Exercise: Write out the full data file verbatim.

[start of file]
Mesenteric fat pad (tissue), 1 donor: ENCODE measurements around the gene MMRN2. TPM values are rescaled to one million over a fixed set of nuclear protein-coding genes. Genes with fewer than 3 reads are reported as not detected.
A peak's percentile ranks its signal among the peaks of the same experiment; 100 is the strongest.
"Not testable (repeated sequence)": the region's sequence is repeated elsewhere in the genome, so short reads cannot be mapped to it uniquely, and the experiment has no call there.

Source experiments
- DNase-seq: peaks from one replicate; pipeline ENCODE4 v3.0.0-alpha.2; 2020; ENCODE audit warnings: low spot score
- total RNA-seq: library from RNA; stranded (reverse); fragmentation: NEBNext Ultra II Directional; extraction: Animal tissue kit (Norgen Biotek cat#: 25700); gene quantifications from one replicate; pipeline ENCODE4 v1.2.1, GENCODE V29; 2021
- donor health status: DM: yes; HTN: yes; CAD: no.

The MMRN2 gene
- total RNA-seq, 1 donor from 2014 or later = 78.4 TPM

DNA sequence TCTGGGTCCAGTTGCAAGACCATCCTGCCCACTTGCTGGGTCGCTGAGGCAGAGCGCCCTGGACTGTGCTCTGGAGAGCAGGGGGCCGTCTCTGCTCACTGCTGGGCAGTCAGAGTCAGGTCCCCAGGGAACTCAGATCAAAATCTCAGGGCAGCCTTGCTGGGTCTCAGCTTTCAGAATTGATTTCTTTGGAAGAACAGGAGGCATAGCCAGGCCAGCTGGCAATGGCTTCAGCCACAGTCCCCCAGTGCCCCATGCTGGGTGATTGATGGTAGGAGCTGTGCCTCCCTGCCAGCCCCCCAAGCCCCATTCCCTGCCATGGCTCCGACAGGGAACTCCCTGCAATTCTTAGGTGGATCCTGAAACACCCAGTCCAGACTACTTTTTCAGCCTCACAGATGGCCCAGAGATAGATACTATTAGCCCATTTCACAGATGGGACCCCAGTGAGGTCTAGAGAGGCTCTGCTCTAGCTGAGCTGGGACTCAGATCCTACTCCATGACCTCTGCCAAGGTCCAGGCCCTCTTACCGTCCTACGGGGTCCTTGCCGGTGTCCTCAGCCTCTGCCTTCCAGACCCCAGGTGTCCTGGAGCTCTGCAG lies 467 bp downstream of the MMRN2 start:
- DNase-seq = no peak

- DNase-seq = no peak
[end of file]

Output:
Mesenteric fat pad (tissue), 1 donor: ENCODE measurements around the gene MMRN2. TPM values are rescaled to one million over a fixed set of nuclear protein-coding genes. Genes with fewer than 3 reads are reported as not detected.
A peak's percentile ranks its signal among the peaks of the same experiment; 100 is the strongest.
"Not testable (repeated sequence)": the region's sequence is repeated elsewhere in the genome, so short reads cannot be mapped to it uniquely, and the experiment has no call there.

Source experiments
- DNase-seq: peaks from one replicate; pipeline ENCODE4 v3.0.0-alpha.2; 2020; ENCODE audit warnings: low spot score
- total RNA-seq: library from RNA; stranded (reverse); fragmentation: NEBNext Ultra II Directional; extraction: Animal tissue kit (Norgen Biotek cat#: 25700); gene quantifications from one replicate; pipeline ENCODE4 v1.2.1, GENCODE V29; 2021
- donor health status: DM: yes; HTN: yes; CAD: no.

The MMRN2 gene
- total RNA-seq, 1 donor from 2014 or later = 78.4 TPM

DNA sequence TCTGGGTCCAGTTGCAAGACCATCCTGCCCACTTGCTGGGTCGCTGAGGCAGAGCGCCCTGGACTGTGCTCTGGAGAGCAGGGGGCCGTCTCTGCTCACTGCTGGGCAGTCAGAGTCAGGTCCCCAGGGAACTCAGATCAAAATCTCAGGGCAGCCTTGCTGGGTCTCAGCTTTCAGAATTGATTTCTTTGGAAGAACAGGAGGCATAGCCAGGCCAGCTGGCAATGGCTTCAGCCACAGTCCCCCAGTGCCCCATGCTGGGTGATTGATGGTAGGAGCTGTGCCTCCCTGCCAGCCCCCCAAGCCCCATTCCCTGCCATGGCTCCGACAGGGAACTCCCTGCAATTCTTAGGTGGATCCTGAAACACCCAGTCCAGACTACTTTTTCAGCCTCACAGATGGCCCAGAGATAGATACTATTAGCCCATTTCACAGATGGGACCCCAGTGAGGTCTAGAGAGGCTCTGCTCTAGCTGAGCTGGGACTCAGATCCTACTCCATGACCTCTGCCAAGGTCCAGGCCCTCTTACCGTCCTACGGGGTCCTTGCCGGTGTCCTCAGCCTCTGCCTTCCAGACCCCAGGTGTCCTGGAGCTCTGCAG lies 467 bp downstream of the MMRN2 start:
- DNase-seq = no peak

- DNase-seq = no peak